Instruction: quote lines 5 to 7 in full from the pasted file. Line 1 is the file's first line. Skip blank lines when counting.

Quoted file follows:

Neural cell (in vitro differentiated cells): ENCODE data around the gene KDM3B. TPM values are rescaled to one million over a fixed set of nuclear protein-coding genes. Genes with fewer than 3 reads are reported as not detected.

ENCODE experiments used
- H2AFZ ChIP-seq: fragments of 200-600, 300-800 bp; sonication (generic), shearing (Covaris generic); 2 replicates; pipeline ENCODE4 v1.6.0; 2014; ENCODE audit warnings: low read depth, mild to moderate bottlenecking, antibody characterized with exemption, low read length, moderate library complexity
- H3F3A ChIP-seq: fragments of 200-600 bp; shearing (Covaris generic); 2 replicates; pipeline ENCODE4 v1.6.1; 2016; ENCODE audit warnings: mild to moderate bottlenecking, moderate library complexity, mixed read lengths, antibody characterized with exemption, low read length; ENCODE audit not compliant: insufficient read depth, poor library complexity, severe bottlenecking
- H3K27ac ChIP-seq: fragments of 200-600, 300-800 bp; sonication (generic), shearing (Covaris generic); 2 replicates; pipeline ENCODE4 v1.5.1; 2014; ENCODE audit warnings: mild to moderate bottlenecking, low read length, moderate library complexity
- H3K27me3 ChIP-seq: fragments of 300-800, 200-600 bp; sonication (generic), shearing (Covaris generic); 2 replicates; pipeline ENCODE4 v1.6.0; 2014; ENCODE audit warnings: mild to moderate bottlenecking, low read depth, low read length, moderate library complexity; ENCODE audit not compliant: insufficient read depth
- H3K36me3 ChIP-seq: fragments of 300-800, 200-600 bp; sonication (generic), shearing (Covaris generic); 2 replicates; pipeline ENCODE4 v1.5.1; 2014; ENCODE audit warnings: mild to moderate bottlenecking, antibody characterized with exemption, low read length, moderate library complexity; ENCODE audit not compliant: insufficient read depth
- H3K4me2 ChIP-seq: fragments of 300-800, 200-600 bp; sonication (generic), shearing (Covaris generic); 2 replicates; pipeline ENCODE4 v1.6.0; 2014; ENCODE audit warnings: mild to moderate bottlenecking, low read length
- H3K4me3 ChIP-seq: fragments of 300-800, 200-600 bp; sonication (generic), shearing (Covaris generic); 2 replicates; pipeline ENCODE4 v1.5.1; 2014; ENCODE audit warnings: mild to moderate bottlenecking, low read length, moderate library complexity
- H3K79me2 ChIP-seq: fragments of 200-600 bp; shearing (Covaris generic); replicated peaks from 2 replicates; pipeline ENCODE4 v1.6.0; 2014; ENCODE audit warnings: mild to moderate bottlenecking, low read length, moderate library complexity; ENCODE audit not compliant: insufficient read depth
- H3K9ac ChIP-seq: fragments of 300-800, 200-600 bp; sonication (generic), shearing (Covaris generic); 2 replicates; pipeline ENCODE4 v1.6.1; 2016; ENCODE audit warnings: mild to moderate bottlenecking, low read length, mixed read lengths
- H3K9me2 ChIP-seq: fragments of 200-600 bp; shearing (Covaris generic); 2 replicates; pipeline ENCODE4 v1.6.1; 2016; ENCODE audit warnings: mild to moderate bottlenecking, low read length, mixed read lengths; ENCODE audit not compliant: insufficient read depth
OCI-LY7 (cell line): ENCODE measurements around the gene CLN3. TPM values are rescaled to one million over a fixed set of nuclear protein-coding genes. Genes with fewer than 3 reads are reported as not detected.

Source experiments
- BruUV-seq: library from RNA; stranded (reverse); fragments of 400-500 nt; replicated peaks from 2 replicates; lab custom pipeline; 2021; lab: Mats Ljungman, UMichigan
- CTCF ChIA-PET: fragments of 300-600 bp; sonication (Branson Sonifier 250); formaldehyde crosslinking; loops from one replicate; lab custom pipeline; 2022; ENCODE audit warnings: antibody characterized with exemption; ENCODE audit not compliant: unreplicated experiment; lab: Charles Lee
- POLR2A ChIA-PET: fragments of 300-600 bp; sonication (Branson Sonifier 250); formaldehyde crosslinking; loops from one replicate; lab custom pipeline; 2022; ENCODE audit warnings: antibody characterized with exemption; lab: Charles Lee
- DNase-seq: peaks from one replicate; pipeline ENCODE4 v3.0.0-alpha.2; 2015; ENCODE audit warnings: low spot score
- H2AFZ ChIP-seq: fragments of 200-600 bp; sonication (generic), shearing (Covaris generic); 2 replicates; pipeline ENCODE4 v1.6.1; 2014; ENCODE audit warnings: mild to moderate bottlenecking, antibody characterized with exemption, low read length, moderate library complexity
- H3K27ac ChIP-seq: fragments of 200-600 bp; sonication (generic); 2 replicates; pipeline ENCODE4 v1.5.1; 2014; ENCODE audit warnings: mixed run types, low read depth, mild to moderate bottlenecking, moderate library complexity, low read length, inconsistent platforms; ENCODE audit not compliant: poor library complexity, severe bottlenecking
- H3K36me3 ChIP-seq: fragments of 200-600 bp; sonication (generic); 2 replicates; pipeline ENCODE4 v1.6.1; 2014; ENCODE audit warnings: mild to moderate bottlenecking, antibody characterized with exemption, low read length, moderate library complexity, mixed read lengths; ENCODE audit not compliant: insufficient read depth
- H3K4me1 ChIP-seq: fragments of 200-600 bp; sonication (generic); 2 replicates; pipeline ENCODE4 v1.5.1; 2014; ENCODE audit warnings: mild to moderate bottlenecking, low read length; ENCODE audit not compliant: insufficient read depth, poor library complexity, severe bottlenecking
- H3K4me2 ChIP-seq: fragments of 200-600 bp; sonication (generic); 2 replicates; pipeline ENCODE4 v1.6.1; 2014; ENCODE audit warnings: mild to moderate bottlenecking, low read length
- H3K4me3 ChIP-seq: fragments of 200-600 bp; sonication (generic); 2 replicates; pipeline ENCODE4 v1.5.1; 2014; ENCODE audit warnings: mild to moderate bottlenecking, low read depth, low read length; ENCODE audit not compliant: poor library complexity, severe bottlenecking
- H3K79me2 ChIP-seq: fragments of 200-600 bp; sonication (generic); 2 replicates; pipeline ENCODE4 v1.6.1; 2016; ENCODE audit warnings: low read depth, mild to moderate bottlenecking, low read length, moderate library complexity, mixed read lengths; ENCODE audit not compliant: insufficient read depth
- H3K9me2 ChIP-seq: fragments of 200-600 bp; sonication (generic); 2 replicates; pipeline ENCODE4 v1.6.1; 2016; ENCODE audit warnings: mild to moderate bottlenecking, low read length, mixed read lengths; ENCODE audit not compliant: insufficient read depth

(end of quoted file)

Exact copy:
- H3K27ac ChIP-seq: fragments of 200-600, 300-800 bp; sonication (generic), shearing (Covaris generic); 2 replicates; pipeline ENCODE4 v1.5.1; 2014; ENCODE audit warnings: mild to moderate bottlenecking, low read length, moderate library complexity
- H3K27me3 ChIP-seq: fragments of 300-800, 200-600 bp; sonication (generic), shearing (Covaris generic); 2 replicates; pipeline ENCODE4 v1.6.0; 2014; ENCODE audit warnings: mild to moderate bottlenecking, low read depth, low read length, moderate library complexity; ENCODE audit not compliant: insufficient read depth
- H3K36me3 ChIP-seq: fragments of 300-800, 200-600 bp; sonication (generic), shearing (Covaris generic); 2 replicates; pipeline ENCODE4 v1.5.1; 2014; ENCODE audit warnings: mild to moderate bottlenecking, antibody characterized with exemption, low read length, moderate library complexity; ENCODE audit not compliant: insufficient read depth